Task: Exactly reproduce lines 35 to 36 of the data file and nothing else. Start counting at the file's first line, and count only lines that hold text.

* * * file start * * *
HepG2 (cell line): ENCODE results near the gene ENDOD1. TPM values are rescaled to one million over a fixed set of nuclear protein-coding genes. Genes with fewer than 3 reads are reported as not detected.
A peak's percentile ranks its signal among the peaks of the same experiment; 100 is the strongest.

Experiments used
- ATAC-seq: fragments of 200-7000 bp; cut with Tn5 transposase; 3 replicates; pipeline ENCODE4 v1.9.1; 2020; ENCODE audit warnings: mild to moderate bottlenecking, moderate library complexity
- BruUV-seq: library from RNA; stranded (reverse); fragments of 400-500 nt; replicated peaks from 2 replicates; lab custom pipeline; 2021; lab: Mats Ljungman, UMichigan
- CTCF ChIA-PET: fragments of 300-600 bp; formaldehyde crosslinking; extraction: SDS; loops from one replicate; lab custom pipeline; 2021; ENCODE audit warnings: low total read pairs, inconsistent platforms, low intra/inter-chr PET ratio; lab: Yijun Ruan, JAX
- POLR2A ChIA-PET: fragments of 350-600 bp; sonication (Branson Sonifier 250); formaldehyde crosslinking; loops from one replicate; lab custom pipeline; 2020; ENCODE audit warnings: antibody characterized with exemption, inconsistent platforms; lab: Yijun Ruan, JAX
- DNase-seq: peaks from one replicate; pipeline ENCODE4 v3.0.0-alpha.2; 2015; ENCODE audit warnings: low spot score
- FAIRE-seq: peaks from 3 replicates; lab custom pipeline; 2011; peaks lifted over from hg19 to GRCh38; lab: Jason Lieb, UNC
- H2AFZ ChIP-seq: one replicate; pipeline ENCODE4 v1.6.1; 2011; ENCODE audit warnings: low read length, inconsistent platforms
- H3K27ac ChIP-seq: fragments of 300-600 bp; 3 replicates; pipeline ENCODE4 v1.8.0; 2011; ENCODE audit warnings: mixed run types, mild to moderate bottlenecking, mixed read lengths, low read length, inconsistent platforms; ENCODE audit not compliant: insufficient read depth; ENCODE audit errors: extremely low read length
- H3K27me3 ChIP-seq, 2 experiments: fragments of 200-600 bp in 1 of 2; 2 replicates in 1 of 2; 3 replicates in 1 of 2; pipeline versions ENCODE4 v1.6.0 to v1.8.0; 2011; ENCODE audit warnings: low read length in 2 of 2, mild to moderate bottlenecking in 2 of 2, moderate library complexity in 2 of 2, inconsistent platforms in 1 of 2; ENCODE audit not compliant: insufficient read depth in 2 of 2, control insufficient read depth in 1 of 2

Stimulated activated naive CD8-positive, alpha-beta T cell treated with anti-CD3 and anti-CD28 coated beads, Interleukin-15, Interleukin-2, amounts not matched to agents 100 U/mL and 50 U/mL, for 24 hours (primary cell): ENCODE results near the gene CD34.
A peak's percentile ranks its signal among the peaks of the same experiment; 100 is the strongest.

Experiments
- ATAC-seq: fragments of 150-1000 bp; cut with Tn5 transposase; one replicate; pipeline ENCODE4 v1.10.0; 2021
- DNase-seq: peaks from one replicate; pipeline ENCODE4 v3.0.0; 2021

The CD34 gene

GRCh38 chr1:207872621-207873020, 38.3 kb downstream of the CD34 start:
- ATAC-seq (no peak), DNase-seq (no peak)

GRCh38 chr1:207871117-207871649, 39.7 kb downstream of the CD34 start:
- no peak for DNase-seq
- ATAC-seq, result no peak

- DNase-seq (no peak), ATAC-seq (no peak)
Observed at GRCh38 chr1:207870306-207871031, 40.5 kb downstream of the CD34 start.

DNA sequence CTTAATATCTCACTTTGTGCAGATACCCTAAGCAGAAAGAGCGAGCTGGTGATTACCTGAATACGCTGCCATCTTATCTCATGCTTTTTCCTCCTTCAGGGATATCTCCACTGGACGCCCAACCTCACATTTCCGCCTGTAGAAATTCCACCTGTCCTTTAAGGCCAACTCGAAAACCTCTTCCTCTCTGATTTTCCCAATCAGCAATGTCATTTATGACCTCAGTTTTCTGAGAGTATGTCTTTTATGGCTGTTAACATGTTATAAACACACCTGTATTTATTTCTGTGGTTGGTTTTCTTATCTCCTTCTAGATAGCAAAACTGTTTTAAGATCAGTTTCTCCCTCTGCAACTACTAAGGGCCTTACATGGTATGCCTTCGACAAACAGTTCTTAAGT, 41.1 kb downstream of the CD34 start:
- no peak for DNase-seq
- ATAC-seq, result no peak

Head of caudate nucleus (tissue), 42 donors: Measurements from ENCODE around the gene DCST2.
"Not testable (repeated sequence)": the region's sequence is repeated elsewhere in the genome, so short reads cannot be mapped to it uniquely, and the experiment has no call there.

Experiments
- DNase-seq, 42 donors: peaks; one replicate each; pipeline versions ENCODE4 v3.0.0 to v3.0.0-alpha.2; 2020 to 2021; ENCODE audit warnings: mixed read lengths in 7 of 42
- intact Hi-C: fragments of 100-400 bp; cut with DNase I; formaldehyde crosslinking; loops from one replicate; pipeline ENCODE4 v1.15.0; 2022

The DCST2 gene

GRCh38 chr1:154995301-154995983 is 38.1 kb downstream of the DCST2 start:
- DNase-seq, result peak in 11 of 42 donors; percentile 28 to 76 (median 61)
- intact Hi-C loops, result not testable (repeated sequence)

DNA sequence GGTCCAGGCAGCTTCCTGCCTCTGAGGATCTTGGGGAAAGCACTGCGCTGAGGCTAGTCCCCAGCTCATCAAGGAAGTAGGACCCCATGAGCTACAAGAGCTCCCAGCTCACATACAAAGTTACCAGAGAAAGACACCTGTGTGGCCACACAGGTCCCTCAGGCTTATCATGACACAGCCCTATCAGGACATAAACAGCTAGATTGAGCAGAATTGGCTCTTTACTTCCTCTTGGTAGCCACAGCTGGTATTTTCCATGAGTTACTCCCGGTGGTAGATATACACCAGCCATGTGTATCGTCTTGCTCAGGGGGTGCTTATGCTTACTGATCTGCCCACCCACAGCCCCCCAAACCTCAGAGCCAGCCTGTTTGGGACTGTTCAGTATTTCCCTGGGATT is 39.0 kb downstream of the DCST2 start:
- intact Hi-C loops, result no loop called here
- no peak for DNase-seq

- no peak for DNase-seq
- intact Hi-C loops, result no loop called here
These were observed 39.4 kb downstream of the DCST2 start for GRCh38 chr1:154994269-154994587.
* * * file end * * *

GRCh38 chr1:154995301-154995983 is 38.1 kb downstream of the DCST2 start:
- DNase-seq, result peak in 11 of 42 donors; percentile 28 to 76 (median 61)